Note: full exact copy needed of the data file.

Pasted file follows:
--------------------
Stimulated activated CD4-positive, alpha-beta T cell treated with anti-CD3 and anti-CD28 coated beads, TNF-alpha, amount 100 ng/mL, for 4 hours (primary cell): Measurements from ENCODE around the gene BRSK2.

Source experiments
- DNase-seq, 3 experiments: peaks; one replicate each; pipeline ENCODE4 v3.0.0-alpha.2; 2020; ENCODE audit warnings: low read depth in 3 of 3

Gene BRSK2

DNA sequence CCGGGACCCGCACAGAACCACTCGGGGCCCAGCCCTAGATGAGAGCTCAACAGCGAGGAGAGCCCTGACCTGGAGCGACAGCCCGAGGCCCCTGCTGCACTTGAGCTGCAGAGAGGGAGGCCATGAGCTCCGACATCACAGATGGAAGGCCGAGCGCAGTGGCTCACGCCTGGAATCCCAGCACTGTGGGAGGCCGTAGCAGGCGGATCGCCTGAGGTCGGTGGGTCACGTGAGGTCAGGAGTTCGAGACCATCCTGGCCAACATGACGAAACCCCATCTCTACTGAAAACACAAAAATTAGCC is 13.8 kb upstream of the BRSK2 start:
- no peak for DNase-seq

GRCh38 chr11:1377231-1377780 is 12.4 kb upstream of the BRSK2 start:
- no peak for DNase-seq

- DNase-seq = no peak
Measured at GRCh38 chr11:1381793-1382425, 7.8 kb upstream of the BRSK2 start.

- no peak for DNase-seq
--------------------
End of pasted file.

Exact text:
Stimulated activated CD4-positive, alpha-beta T cell treated with anti-CD3 and anti-CD28 coated beads, TNF-alpha, amount 100 ng/mL, for 4 hours (primary cell): Measurements from ENCODE around the gene BRSK2.

Source experiments
- DNase-seq, 3 experiments: peaks; one replicate each; pipeline ENCODE4 v3.0.0-alpha.2; 2020; ENCODE audit warnings: low read depth in 3 of 3

Gene BRSK2

DNA sequence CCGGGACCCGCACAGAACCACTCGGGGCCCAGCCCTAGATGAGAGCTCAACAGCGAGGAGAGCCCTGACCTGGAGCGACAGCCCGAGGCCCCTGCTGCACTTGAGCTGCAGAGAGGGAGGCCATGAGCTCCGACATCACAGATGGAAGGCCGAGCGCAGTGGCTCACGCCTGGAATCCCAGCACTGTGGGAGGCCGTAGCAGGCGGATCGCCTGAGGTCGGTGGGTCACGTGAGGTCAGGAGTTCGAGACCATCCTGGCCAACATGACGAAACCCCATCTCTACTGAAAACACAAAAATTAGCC is 13.8 kb upstream of the BRSK2 start:
- no peak for DNase-seq

GRCh38 chr11:1377231-1377780 is 12.4 kb upstream of the BRSK2 start:
- no peak for DNase-seq

- DNase-seq = no peak
Measured at GRCh38 chr11:1381793-1382425, 7.8 kb upstream of the BRSK2 start.

- no peak for DNase-seq